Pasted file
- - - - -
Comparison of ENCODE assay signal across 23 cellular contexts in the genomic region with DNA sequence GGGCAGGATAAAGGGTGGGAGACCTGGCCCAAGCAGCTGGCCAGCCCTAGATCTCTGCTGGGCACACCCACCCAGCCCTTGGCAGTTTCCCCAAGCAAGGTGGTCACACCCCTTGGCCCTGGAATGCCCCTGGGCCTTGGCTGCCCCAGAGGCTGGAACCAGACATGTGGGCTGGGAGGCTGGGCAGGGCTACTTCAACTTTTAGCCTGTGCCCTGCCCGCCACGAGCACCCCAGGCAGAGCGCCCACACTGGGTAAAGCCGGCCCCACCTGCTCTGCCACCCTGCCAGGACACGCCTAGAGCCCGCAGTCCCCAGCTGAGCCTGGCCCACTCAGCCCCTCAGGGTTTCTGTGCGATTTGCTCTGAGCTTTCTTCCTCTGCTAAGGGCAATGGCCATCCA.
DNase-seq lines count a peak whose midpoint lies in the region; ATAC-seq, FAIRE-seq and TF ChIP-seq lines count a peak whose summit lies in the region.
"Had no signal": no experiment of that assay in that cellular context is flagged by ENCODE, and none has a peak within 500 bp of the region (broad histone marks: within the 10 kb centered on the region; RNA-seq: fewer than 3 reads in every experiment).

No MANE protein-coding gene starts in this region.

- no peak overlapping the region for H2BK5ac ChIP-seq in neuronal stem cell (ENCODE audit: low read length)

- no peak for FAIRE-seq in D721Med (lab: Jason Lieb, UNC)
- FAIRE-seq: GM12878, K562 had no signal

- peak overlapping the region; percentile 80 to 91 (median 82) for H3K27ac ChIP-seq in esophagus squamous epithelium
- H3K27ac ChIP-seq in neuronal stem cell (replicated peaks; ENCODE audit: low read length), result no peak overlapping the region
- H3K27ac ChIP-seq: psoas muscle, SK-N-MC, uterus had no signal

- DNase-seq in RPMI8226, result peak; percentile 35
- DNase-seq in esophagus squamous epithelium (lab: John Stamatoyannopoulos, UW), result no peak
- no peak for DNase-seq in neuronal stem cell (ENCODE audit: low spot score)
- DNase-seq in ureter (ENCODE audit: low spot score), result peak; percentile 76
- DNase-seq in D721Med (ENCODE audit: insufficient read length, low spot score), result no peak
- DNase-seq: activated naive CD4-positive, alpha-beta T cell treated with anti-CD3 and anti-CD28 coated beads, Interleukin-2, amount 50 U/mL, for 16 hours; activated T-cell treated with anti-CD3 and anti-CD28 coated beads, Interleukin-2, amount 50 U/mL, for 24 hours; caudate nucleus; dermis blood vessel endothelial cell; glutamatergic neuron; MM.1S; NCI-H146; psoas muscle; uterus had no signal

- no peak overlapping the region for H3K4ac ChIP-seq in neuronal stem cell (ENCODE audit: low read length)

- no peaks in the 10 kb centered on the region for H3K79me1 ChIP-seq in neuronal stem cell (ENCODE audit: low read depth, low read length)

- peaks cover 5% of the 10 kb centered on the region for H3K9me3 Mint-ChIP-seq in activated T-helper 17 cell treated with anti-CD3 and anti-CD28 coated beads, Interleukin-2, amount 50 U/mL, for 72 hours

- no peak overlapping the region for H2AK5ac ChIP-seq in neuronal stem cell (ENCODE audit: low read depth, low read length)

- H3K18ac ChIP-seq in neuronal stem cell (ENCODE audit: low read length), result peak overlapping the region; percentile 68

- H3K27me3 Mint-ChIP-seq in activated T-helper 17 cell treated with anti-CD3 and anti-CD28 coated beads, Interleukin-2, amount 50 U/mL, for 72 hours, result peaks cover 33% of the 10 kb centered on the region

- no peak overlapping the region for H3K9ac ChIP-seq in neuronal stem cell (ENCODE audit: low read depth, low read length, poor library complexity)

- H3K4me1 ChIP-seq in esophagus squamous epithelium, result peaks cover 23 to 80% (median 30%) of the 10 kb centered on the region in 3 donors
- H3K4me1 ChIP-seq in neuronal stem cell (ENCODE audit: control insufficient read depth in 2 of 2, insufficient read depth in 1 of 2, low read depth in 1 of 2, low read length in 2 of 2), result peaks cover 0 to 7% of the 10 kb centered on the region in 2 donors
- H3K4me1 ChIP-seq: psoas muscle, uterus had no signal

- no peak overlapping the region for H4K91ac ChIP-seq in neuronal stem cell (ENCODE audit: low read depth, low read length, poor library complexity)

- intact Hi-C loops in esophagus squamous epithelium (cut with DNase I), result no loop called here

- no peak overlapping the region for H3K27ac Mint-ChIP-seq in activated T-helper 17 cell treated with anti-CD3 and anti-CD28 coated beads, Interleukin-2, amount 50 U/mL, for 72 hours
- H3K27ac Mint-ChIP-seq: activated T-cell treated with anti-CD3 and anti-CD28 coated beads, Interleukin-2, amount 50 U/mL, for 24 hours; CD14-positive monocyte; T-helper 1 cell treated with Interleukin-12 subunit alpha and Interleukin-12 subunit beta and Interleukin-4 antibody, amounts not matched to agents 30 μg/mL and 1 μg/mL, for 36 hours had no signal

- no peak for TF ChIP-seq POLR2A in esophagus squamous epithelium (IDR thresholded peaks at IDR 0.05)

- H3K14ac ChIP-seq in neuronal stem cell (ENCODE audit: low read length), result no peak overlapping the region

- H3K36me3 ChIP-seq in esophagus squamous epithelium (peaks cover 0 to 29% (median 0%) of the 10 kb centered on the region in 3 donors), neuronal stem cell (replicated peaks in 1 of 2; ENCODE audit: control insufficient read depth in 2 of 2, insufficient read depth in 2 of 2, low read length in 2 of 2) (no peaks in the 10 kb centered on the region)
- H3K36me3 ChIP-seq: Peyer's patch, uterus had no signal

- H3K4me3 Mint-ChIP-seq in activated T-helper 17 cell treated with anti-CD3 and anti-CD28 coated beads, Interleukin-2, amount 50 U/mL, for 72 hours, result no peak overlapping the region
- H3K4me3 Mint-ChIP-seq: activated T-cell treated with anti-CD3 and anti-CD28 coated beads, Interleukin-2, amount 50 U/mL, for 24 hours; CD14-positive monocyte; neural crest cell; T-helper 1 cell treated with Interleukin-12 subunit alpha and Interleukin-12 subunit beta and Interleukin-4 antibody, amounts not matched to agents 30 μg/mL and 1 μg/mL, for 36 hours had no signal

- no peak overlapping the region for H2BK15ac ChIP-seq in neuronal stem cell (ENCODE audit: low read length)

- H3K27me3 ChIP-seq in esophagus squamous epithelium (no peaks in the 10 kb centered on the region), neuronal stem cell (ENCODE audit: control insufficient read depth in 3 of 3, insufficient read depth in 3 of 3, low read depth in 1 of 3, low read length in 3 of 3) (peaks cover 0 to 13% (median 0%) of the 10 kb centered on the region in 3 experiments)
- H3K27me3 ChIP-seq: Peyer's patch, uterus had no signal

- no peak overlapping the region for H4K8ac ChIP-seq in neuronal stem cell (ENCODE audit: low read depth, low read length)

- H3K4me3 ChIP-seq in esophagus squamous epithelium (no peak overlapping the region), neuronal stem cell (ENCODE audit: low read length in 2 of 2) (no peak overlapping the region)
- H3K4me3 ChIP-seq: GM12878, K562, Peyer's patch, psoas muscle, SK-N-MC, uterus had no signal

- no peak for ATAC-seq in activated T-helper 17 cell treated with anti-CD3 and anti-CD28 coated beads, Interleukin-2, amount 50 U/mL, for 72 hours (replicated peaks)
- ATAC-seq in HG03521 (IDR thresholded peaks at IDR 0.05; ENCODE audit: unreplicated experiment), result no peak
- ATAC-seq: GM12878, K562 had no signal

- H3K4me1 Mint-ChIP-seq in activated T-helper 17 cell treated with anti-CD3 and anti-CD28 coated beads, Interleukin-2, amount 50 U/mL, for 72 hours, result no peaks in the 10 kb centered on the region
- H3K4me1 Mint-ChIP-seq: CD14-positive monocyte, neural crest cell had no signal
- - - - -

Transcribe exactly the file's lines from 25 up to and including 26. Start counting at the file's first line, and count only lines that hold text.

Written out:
- H3K4me1 ChIP-seq in neuronal stem cell (ENCODE audit: control insufficient read depth in 2 of 2, insufficient read depth in 1 of 2, low read depth in 1 of 2, low read length in 2 of 2), result peaks cover 0 to 7% of the 10 kb centered on the region in 2 donors
- H3K4me1 ChIP-seq: psoas muscle, uterus had no signal